What you get in traditional grand opera is unquestionably grand, although from afar. Put Ms. Rose on the stage floor, no more than three rows away from most of the patrons—so close that you can tell that she seems to have purposely left one of the buttons on her dress slyly unbuttoned—and you’ve got grand opera in your lap, the voices almost directly in your ear. This happens again and again throughout the evening. Every time you start to think but what about that masterful orchestration with all those instruments? Rose or Duncan or Damane send literal shivers through your sinews. No, we don’t need the absent harp, brass and drums; we’re getting the soul of the score, shimmering unfiltered through our veins. And that’s theater; or, in Hammersteinian vernacular, “dat’s theater.”
The orchestration, by Joseph Joubert of Caroline, or Change and The Color Purple, is masterful indeed: three strings, one reed, a lone French horn standing in for the entire brass section plus a hard-working piano played by musical director Sheldon Becton. The only time I even began to think about what was missing was during “My Joe” (“Micaëla’s Air”), without that lush string-and-woodwind undercurrent. But again, Roberts’ Cindy Lou singing for life within mere yards of you—which would not be practical in a thousand-seater that a full orchestra would economically require—gives the music full power.
Those of us accustomed to director Doyle’s style of accentuating musicals by stripping them down to essentials are aware of how monumental the results can be when he is at his best. He is here at his best. One can only imagine that this Carmen Jones will have a long life riveting audiences in considerably larger venues, as was the case with his phenomenal better-than-before Color Purple.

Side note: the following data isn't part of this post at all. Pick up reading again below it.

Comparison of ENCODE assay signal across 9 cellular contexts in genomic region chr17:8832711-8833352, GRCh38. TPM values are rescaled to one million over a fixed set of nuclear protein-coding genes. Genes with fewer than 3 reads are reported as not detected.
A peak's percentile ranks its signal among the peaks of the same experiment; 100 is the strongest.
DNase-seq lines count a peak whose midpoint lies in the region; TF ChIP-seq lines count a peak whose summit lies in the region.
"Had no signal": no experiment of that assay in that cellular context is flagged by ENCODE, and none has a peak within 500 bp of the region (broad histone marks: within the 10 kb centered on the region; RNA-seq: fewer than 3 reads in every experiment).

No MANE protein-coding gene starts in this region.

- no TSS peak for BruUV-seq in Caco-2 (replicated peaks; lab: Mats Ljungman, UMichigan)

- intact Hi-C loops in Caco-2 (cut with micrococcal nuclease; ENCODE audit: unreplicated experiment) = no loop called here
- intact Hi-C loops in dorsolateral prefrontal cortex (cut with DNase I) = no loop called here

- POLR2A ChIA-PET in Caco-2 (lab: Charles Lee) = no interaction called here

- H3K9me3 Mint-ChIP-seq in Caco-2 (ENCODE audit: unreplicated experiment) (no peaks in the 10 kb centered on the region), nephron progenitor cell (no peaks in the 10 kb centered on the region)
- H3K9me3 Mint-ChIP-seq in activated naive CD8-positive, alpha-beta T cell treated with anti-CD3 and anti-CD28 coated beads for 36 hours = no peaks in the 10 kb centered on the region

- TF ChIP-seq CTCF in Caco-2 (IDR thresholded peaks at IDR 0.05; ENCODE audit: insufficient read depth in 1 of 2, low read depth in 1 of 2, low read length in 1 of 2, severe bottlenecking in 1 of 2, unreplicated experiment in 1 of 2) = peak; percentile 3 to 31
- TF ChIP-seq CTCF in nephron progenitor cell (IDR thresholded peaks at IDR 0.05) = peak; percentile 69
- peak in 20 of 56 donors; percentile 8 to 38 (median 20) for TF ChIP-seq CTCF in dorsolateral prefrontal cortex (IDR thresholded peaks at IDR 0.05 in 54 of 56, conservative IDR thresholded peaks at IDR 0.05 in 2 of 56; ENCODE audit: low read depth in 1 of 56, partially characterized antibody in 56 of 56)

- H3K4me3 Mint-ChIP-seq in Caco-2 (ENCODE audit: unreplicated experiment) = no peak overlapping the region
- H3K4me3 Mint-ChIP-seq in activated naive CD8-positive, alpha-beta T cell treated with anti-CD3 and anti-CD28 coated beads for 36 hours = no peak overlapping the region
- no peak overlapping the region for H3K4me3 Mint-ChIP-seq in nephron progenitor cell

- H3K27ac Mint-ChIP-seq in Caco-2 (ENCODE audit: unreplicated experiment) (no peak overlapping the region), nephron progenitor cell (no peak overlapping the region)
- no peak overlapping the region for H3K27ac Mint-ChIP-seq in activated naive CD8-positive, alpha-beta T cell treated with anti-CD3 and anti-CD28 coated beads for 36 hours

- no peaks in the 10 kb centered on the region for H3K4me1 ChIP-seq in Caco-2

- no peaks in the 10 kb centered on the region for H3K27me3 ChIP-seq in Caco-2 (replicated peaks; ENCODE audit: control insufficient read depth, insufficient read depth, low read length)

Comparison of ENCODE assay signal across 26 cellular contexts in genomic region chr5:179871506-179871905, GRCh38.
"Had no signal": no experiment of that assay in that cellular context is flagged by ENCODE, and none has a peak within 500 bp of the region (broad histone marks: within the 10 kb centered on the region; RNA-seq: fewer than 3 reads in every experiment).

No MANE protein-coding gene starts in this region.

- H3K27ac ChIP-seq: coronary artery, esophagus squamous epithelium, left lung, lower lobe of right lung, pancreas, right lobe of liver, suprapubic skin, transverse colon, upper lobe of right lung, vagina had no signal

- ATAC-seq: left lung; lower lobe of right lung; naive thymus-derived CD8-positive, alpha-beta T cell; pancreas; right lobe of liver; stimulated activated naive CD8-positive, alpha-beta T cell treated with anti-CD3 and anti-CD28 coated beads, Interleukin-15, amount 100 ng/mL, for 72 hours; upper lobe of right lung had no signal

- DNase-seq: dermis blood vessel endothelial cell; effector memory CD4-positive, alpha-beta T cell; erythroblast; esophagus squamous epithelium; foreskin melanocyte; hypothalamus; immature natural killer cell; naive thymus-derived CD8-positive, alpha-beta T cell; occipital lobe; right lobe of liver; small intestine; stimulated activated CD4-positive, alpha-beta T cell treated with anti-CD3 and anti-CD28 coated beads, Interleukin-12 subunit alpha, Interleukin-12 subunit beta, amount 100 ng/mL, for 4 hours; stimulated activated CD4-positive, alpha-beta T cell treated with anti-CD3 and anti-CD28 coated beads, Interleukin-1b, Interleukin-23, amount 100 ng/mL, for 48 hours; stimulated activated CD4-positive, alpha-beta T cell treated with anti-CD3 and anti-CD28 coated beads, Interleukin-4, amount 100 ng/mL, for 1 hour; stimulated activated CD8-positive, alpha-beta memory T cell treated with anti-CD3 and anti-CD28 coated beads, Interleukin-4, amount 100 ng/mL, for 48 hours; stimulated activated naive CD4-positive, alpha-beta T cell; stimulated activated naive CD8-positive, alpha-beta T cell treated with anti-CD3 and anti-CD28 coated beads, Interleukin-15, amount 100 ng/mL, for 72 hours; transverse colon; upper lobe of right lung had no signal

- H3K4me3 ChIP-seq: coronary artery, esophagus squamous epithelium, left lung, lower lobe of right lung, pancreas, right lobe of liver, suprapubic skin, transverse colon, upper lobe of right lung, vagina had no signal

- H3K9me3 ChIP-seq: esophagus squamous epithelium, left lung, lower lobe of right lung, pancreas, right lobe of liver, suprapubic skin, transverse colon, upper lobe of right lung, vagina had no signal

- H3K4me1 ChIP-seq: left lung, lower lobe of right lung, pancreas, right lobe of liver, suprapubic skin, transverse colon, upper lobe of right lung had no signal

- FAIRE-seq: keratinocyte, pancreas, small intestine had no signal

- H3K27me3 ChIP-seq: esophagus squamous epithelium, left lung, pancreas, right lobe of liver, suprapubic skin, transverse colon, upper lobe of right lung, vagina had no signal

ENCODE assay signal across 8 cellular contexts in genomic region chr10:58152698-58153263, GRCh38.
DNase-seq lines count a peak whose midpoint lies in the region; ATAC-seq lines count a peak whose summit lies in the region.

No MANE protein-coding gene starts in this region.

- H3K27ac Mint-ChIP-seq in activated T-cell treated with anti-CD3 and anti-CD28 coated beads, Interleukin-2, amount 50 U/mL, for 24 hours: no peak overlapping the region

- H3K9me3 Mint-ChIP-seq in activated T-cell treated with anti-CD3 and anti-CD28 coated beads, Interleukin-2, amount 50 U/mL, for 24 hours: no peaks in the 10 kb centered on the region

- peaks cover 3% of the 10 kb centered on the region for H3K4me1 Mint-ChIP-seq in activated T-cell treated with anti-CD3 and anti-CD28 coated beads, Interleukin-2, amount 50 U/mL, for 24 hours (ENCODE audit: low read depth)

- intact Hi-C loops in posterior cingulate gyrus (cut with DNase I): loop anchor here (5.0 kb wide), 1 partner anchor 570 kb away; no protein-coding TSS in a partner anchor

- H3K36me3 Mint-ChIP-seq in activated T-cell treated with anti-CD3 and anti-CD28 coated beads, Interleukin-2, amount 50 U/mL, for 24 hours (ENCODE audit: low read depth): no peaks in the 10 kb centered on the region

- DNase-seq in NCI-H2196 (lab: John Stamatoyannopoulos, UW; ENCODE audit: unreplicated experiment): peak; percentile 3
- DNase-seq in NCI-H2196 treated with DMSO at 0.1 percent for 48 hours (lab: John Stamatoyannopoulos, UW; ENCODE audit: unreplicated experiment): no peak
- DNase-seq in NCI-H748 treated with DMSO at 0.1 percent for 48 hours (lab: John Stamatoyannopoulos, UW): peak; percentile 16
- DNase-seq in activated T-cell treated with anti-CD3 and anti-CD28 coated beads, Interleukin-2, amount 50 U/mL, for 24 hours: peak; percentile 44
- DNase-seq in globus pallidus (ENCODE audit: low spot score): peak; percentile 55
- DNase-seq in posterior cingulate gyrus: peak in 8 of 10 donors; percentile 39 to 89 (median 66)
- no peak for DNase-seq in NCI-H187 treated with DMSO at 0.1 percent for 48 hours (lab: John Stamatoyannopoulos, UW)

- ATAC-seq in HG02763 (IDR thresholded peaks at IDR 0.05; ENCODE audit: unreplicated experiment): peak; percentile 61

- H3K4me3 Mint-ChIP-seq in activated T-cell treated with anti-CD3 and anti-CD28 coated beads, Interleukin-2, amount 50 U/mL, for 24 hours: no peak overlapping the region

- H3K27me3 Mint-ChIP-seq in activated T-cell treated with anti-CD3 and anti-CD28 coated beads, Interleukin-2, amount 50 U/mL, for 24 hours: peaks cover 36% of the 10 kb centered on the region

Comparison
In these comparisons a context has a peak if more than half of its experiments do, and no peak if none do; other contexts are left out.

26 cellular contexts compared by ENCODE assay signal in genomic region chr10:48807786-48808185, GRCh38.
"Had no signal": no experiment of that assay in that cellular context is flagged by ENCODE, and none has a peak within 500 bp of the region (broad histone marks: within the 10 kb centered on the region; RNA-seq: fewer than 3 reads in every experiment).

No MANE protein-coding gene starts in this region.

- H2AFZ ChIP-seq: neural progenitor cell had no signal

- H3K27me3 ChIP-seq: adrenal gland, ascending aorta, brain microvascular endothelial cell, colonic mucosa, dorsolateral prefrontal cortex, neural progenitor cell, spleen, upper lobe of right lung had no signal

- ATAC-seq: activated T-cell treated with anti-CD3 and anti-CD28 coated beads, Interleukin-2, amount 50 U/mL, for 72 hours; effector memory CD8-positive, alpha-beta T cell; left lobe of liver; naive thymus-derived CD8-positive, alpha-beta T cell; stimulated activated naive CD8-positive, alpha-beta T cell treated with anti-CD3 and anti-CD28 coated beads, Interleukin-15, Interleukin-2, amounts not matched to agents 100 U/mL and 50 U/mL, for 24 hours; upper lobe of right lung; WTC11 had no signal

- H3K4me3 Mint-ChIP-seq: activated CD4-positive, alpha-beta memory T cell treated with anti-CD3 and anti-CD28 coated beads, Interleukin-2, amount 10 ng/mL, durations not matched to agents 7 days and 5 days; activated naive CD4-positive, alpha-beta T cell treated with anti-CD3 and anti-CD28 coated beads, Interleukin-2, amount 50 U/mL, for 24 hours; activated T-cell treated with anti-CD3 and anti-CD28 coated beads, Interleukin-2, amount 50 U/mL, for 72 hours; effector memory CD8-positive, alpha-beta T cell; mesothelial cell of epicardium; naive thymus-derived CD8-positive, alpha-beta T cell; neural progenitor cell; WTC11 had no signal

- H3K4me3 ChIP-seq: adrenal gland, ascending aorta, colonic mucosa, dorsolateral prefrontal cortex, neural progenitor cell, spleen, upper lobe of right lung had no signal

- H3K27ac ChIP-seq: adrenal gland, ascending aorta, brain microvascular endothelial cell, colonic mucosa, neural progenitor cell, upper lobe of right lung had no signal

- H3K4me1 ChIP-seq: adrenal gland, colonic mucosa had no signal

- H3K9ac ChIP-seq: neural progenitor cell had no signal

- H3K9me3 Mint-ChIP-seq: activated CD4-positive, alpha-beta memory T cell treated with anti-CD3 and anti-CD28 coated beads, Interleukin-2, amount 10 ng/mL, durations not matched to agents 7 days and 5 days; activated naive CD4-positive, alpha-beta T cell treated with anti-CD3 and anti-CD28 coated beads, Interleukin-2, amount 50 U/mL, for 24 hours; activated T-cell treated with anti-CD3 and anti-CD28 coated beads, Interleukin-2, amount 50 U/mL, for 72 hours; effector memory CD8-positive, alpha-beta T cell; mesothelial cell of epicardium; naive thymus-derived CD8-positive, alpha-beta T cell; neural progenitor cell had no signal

Bill T. Jones (Spring Awakening) provides the minimal but powerful choreography, while Scott Pask provides what seems to be not much of a set (although everything is perfectly contrived), Ann Hould-Ward, too, has little with which to show off; something like 11 costumes for 10 actors. But the clothes work magnificently well, especially for Carmen and the women. The efforts of lighting designer Adam Honoré seem non-existent while they are indispensable to the affair. Minimalism is the call of the day; but in the hands of Doyle and his cohorts, minimal showiness provides maximal effect.
Which leaves us to praise the cast. Duncan matches Rose with his rafter-raising voice, making a most-sympathetic hero out of Joe; while Danane’s basso is the vocal equivalent of what Hammerstein several years later called “a champ of the heavyweights.” Roberts catches the inner passion of Cindy Lou; while Ross magnetizes the crowd with the Gypsy song which opens what had been Bizet’s second act, here refashioned as “Beat Out Dat Rhythm on a Drum.” And how!
To those who might have thought—and not unreasonably—that Hammerstein’s Americanized Carmen was by now seriously past-dated, the message is clear: in the hands of Doyle, Anika Noni Rose and the rest, this is pure theatrical dynamite.
Carmen Jones opened June 27, 2018 at CSC and runs through August 19. Tickets and information: classicstage.org